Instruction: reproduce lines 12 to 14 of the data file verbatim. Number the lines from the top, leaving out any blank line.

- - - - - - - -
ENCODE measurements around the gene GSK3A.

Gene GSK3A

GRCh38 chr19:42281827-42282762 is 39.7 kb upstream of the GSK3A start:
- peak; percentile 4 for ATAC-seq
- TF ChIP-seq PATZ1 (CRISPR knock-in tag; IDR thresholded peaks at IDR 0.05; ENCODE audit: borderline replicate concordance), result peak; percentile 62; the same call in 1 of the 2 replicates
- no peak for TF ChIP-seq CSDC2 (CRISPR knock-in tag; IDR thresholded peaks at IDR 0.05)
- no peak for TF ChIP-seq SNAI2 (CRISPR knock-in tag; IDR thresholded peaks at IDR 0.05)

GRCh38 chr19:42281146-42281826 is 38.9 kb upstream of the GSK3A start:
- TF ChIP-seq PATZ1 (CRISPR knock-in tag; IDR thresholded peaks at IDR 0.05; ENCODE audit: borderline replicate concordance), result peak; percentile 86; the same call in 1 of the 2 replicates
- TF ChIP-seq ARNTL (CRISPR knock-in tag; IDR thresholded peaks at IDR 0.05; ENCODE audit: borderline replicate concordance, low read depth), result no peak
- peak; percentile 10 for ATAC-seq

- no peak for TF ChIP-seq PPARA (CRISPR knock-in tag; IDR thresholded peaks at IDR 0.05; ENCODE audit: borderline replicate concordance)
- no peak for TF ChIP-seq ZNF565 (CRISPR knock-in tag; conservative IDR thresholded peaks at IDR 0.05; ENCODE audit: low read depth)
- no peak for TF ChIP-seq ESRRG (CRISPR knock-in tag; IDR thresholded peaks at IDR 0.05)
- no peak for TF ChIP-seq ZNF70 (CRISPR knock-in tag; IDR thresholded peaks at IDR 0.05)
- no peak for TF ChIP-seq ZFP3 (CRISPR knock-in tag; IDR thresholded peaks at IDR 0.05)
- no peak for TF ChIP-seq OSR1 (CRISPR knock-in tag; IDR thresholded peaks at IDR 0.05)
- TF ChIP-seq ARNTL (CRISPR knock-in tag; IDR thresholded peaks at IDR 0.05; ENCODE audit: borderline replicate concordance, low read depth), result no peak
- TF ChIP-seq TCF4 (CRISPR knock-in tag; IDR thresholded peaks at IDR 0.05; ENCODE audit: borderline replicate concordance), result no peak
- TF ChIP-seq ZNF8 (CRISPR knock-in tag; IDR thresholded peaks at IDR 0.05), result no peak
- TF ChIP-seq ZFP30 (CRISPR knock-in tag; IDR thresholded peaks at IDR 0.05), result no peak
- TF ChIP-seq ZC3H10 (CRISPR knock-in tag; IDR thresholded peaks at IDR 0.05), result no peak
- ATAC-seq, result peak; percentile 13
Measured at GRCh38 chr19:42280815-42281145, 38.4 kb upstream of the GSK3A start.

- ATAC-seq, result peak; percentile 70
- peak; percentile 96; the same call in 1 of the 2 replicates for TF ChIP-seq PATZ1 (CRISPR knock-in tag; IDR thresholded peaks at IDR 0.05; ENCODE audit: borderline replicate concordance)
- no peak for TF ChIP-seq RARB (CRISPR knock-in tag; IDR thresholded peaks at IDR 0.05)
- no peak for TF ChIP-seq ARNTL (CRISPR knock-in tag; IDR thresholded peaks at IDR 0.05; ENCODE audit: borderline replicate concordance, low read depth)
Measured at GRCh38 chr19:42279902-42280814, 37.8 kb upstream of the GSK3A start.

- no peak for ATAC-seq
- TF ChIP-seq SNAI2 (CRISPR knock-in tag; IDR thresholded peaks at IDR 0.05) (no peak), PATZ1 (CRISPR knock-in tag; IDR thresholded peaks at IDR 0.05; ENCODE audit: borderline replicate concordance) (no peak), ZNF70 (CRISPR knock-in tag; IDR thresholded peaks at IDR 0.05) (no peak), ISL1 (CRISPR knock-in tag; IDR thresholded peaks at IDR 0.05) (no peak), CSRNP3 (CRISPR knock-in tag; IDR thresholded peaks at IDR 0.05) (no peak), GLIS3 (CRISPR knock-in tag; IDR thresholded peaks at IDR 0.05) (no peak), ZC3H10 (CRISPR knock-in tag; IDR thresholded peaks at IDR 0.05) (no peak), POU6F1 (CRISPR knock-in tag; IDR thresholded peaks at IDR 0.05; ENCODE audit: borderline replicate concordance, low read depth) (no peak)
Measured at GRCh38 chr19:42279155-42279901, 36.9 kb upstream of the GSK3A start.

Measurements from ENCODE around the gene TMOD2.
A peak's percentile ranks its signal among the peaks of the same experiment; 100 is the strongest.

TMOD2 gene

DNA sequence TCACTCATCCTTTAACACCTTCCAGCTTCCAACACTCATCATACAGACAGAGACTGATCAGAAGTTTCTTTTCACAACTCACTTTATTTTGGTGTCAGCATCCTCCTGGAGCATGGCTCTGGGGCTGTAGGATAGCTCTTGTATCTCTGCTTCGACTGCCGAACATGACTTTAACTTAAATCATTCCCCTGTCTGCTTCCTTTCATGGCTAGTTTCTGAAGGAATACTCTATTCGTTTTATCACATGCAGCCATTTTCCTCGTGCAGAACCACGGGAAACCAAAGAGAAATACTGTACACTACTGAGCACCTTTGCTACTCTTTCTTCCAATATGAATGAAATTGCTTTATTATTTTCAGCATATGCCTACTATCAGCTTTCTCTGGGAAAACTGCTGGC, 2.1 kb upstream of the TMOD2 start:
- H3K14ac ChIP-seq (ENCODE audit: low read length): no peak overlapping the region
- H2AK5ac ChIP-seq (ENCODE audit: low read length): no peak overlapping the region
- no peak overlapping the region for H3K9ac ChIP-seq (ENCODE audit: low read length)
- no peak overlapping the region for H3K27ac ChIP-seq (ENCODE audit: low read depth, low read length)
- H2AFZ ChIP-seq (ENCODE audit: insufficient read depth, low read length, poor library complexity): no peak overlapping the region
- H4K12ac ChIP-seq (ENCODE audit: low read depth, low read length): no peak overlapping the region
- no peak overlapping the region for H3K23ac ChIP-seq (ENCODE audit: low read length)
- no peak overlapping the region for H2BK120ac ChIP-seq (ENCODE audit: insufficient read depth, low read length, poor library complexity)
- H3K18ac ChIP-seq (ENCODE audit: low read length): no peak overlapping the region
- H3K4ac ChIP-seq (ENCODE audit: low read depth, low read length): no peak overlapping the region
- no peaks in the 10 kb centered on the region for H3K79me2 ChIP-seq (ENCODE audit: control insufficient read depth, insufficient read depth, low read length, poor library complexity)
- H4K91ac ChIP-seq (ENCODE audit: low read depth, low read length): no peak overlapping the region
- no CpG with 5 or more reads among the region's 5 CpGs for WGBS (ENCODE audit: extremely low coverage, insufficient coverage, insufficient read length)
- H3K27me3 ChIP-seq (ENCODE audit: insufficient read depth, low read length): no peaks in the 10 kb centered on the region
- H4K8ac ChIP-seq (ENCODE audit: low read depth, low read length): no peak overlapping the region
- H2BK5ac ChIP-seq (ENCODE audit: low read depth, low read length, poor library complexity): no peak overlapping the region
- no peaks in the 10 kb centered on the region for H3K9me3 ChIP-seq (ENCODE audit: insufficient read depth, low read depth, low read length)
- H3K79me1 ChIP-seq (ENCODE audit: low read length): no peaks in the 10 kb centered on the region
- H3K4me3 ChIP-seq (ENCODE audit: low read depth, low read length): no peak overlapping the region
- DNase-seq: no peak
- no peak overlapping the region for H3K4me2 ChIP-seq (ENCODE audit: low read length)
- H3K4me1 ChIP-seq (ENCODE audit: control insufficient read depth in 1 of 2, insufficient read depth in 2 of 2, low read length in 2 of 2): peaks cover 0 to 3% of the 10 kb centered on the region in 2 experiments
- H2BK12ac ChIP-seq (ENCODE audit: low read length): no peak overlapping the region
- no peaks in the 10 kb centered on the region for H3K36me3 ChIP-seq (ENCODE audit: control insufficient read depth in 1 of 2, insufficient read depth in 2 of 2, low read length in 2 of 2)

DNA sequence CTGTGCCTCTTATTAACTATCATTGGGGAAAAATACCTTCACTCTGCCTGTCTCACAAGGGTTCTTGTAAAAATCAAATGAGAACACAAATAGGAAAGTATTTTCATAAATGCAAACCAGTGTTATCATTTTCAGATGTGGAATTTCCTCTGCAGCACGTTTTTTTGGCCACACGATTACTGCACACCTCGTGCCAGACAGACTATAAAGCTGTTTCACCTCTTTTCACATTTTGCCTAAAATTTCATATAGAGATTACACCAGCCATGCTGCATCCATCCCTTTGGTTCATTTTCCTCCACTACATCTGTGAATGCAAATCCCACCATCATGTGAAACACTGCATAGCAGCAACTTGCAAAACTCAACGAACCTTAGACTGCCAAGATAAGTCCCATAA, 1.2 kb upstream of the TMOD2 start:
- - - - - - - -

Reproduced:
- no peak for TF ChIP-seq PPARA (CRISPR knock-in tag; IDR thresholded peaks at IDR 0.05; ENCODE audit: borderline replicate concordance)
- no peak for TF ChIP-seq ZNF565 (CRISPR knock-in tag; conservative IDR thresholded peaks at IDR 0.05; ENCODE audit: low read depth)
- no peak for TF ChIP-seq ESRRG (CRISPR knock-in tag; IDR thresholded peaks at IDR 0.05)